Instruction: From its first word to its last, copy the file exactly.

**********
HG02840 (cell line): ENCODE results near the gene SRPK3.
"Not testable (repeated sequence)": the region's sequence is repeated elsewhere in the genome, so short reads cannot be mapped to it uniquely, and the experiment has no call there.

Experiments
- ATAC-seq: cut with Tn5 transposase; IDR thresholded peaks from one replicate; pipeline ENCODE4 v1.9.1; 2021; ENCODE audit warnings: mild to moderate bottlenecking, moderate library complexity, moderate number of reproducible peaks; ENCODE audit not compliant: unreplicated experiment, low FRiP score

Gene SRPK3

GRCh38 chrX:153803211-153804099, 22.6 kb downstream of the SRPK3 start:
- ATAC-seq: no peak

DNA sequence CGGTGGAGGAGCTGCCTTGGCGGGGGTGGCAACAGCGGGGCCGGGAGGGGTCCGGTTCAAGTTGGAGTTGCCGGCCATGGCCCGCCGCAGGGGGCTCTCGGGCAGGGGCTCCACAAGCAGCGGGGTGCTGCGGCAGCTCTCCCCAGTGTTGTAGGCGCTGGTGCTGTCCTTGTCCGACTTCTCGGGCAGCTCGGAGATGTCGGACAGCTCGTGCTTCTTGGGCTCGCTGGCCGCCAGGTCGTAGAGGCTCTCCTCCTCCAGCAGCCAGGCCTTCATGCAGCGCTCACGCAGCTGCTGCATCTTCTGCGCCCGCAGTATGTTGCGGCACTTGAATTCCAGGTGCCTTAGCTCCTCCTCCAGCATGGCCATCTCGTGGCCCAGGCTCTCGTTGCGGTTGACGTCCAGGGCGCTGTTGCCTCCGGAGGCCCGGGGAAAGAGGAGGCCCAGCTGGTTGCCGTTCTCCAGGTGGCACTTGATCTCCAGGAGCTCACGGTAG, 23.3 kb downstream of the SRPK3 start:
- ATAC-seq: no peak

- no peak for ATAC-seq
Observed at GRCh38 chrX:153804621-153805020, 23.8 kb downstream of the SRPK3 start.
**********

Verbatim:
HG02840 (cell line): ENCODE results near the gene SRPK3.
"Not testable (repeated sequence)": the region's sequence is repeated elsewhere in the genome, so short reads cannot be mapped to it uniquely, and the experiment has no call there.

Experiments
- ATAC-seq: cut with Tn5 transposase; IDR thresholded peaks from one replicate; pipeline ENCODE4 v1.9.1; 2021; ENCODE audit warnings: mild to moderate bottlenecking, moderate library complexity, moderate number of reproducible peaks; ENCODE audit not compliant: unreplicated experiment, low FRiP score

Gene SRPK3

GRCh38 chrX:153803211-153804099, 22.6 kb downstream of the SRPK3 start:
- ATAC-seq: no peak

DNA sequence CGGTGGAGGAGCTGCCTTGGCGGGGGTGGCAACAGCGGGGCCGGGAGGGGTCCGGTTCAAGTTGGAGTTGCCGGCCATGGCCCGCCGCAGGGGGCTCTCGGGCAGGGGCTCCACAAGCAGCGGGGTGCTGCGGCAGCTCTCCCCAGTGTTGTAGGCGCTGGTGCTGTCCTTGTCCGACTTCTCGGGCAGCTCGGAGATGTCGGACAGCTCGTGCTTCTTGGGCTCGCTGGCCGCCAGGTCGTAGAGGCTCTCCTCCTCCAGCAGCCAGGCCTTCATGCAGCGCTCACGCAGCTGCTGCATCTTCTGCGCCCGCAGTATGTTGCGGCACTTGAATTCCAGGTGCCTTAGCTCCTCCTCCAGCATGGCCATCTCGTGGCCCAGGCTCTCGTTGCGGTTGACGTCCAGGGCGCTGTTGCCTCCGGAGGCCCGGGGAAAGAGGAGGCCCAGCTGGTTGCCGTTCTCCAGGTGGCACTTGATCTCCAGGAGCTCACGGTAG, 23.3 kb downstream of the SRPK3 start:
- ATAC-seq: no peak

- no peak for ATAC-seq
Observed at GRCh38 chrX:153804621-153805020, 23.8 kb downstream of the SRPK3 start.